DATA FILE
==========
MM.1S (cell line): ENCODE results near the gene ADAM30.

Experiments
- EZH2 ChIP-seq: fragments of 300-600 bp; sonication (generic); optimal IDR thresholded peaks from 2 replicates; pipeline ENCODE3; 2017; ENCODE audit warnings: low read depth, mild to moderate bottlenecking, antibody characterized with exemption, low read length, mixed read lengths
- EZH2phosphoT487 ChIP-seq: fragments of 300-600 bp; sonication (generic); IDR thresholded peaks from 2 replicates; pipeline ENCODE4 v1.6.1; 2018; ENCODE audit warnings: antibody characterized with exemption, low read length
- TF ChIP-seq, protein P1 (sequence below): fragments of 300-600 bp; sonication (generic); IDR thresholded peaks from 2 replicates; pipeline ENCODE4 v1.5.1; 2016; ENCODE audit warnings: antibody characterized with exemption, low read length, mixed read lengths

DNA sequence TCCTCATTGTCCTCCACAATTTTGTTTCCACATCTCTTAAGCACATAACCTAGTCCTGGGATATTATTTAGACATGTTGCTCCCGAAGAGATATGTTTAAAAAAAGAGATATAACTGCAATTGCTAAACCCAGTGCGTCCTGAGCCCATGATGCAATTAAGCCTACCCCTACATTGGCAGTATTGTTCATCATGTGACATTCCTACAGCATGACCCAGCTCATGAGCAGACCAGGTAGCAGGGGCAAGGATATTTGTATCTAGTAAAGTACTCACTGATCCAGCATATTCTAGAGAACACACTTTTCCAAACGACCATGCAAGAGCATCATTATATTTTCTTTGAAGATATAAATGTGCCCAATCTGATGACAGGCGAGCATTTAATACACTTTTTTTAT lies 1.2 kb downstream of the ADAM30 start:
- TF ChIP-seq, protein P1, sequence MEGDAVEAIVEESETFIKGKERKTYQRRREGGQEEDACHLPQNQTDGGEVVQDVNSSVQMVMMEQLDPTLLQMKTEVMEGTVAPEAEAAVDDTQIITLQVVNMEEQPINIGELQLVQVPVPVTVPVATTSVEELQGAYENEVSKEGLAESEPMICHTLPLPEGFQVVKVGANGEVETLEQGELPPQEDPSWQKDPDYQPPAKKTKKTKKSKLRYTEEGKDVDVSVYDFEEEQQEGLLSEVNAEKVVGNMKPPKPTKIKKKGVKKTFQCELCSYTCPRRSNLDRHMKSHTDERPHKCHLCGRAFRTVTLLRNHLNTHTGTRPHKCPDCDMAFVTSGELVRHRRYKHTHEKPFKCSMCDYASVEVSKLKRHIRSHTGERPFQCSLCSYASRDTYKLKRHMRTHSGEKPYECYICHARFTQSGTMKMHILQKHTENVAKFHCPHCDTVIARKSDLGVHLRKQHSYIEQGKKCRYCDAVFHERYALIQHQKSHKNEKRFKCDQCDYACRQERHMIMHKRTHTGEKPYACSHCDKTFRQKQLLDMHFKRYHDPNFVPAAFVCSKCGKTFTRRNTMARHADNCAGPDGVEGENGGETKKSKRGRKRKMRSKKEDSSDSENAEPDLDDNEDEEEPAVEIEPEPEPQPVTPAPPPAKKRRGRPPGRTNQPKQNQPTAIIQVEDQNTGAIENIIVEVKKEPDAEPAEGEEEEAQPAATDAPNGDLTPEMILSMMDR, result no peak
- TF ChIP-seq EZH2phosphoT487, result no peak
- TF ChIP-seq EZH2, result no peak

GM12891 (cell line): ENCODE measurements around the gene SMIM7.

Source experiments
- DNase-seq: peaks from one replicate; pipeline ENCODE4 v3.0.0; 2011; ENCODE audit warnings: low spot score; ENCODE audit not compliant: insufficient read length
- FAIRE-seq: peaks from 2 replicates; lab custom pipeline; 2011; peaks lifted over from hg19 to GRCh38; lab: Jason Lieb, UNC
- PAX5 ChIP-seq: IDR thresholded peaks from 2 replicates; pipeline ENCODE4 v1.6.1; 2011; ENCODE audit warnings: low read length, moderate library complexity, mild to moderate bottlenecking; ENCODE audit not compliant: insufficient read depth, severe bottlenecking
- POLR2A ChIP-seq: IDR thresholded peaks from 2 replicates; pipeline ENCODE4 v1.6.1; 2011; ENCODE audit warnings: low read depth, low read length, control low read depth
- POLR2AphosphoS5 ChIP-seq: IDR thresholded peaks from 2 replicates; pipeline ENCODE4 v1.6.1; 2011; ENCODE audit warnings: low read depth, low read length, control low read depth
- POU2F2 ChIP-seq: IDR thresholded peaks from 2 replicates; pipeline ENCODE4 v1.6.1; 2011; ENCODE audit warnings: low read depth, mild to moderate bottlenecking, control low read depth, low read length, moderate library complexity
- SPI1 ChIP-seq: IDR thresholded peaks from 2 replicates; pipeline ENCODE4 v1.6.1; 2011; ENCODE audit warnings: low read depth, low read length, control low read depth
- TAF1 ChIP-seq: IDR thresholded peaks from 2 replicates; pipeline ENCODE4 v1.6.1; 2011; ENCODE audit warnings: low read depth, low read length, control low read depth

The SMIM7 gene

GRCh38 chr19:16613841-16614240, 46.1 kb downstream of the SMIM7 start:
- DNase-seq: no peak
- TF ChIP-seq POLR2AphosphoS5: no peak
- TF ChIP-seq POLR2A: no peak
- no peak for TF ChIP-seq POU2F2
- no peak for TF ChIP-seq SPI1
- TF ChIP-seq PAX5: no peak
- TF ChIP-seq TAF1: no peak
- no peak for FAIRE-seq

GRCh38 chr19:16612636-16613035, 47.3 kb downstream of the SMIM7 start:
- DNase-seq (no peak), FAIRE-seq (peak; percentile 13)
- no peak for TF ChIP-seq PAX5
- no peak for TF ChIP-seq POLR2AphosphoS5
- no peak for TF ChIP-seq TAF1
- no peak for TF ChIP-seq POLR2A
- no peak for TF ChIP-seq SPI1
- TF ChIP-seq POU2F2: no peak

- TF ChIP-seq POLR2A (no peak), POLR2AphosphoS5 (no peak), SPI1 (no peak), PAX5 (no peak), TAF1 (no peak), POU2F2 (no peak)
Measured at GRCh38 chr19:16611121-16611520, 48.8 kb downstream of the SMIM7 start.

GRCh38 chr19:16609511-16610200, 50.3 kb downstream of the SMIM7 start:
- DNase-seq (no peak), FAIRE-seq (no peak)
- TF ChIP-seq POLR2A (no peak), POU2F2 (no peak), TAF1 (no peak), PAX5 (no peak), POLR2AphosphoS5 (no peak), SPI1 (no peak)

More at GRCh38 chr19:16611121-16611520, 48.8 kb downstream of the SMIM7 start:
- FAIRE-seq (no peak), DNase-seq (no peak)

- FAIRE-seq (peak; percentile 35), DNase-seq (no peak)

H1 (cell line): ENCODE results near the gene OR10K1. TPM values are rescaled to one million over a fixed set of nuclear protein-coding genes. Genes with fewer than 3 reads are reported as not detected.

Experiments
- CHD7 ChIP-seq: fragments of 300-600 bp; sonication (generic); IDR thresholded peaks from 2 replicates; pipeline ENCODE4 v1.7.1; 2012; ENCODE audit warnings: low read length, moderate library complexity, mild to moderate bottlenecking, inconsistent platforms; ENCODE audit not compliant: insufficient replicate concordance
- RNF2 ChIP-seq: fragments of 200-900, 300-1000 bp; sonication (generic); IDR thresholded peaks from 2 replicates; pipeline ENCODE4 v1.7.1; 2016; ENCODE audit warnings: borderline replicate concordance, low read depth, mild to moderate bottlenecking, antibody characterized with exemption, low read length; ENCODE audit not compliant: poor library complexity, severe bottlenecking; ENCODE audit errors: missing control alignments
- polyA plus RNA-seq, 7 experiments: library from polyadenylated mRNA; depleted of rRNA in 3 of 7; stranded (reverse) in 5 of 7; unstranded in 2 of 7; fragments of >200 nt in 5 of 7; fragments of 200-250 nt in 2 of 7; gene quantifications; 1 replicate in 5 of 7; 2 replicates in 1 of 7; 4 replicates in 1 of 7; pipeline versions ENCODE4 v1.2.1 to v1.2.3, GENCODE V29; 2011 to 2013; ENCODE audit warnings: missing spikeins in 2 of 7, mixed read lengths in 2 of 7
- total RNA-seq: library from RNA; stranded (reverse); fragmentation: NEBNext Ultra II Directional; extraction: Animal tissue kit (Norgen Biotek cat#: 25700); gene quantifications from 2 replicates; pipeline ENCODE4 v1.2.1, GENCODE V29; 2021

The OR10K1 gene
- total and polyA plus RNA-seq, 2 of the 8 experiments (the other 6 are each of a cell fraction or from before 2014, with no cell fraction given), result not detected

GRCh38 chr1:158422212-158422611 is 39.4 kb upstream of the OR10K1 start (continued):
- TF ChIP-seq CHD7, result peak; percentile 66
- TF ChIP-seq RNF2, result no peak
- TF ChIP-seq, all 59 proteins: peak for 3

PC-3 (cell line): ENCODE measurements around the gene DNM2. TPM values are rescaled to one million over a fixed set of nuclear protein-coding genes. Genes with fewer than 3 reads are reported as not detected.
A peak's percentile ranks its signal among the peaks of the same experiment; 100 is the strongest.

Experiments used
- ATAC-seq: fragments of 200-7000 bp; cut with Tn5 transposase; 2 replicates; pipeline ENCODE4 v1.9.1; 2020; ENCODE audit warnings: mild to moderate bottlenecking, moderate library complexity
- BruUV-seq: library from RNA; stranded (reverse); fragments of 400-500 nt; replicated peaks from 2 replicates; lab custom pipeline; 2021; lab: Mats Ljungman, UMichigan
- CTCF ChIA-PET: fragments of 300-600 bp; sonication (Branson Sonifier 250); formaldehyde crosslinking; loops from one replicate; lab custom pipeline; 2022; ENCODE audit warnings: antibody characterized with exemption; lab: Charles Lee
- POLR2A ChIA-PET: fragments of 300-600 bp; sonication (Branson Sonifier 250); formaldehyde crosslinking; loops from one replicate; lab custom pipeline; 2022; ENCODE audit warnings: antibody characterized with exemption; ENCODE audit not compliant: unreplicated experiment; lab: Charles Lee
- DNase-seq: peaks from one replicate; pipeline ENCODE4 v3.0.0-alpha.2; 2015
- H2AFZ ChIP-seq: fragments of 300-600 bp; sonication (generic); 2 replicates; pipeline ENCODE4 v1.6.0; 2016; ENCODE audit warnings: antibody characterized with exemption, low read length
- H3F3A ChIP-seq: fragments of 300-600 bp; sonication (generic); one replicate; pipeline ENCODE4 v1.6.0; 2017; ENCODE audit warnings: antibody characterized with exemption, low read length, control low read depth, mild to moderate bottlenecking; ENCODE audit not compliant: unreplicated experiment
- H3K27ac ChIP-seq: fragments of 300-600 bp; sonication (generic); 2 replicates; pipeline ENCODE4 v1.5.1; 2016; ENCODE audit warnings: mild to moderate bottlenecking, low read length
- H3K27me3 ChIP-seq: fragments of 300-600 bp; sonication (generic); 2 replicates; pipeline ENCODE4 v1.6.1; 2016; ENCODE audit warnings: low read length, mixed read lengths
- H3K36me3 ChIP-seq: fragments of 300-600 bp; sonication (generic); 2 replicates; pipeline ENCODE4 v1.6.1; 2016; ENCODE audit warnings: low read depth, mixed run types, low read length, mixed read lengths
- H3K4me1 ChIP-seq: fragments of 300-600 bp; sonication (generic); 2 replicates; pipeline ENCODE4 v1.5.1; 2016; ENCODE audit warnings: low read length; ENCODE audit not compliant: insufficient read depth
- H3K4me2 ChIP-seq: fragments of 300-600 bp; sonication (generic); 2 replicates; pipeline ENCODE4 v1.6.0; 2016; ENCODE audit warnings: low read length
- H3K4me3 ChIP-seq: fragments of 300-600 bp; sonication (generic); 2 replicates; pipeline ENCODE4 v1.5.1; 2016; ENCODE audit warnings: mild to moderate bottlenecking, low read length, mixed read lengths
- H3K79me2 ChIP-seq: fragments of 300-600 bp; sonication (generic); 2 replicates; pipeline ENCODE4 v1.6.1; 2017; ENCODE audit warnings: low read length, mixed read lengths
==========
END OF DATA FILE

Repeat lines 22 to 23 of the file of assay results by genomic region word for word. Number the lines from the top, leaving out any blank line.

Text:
- DNase-seq: no peak
- TF ChIP-seq POLR2AphosphoS5: no peak